21. Frasure-Smith, N., Lespérance, F., & Talajic, M. (1993). Depression following myocardial infarction: Impact on 6-month survival. Journal of the American Medical Association, 270, 1819–1825.PubMedCrossRefGoogle Scholar
  22. Garber, J., Clarke, G. N., Weersing, V. R., Beardslee, W., Brent, D. A., Gladstone, T. R. G., et al. (2009). Prevetion of depression in at-risk adolescents: A randomized controlled trial. JAMA: Journal of the American Medical Association, 301, 2215–2224.PubMedCrossRefGoogle Scholar
  23. Gillham, J. E., Reivich, K. J., Freres, D. M., Chaplin, T. M., Shatté, A. J., Samuels, B., et al. (2007). School-based prevention of depressive symptoms: A randomized controlled study of the effectiveness and specificity of the Penn Resiliency Program. Journal of Consulting and Clinical Psychology, 75, 9–19.PubMedCrossRefGoogle Scholar
  24. Gillham, J. E., Reivich, K. J., Jaycox, L. H., & Seligman, M. E. P. (1995). Prevention of depressive symptoms in schoolchildren: Two-year follow-up. Psychological Science, 6, 343–351.CrossRefGoogle Scholar
  25. Gladstone, T. R. G., & Beardslee, W. (January, 2010). Strategies for preventing youth depression. Paper presented at the Judge Baker Children’s Center Child Mental Health Forum. Boston, MA.Google Scholar
  26. Glasgow, R. E., Lichtenstein, E., & Marcus, A. C. (2003). Why don’t we see more translation of health promotion research to practice? Rethinking the efficacy-to-effectiveness transition. American Journal of Public Health, 93, 1261–1267.PubMedCrossRefGoogle Scholar
  27. Green, J. G., McLaughlin, K. A., Berglund, P., Gruber, M. J., Sampson, N. A., Zaslavsky, A. M., et al. (2010). Childhood adversities and adult psychopathology in the National Comorbidity Survey Replication (NCS-R) I: Associations with first onset of DSM-IV disorders. Archives of General Psychiatry, 62, 113–123.CrossRefGoogle Scholar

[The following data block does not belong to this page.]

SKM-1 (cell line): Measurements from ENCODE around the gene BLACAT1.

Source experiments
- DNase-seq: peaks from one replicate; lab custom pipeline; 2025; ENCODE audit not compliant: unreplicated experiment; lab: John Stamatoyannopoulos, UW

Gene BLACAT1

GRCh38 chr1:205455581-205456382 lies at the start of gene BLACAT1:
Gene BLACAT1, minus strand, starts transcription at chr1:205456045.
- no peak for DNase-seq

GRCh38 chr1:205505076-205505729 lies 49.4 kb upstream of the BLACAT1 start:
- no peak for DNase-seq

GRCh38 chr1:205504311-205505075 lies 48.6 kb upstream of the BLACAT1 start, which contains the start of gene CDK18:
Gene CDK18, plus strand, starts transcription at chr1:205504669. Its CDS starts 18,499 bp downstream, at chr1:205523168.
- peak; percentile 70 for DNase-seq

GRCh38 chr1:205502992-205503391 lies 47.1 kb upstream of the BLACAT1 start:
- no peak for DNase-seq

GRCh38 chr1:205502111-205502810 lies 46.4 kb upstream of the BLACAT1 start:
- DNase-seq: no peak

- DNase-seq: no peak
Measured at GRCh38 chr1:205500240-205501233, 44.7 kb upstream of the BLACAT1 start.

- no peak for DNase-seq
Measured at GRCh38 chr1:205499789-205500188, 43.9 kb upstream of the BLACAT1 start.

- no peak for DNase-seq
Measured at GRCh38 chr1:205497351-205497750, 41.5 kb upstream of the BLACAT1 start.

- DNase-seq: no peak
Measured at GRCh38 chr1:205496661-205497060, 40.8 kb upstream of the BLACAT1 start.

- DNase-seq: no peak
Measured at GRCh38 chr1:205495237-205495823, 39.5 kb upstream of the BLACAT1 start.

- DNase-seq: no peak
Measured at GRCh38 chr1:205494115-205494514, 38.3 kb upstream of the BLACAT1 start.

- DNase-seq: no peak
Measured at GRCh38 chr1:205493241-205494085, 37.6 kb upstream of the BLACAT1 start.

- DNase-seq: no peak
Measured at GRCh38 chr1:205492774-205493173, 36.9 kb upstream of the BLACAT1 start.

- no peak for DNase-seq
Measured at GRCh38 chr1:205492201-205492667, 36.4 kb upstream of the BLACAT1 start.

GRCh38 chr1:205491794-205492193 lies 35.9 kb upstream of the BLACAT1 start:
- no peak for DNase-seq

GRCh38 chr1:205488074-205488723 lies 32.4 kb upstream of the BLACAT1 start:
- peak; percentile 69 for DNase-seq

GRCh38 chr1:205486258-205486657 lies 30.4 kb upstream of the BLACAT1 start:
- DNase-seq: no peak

28. Greenberg, P. E., Kessler, R. C., Birnbaum, H. G., Leong, S. A., Lowe, S. W., Berglund, P. A., et al. (2003). The economic burden of depression in the United States: How did it change between 1990 and 2000? The Journal of Clinical Psychiatry, 24, 1465–1475.CrossRefGoogle Scholar
  29. Hankin, B. L., Abramson, L. Y., Moffitt, T. E., Silva, P. A., McGee, R., & Angell, K. E. (1998). Development of depression from preadolescence to young adulthood: Emerging gender differences in a 10-year longitudinal study. Journal of Abnormal Psychology, 107, 128–140.PubMedCrossRefGoogle Scholar
  30. Horowitz, J. L., & Garber, J. (2006). The prevention of depressive symptoms in children and adolescents: A meta-analysis. Journal of Consulting and Clinical Psychology, 74, 401–415.PubMedCrossRefGoogle Scholar
  31. Institute of Medicine. (1994). Reducing Risks for Mental Disorders: Frontiers for Preventive Intervention Research. Washington DC: National Academy Press.Google Scholar
  32. Institute of Medicine. (2009). Depression in parents, parenting, and children. Washington, DC: National Academies Press.Google Scholar
  33. Jaycox, L. H., Reivich, K. J., Gillham, J. E., Seligman, M. E. P. (1994). Prevention of depressive symptoms in school children. Behaviour Research and Therapy, 32, 801–816.Google Scholar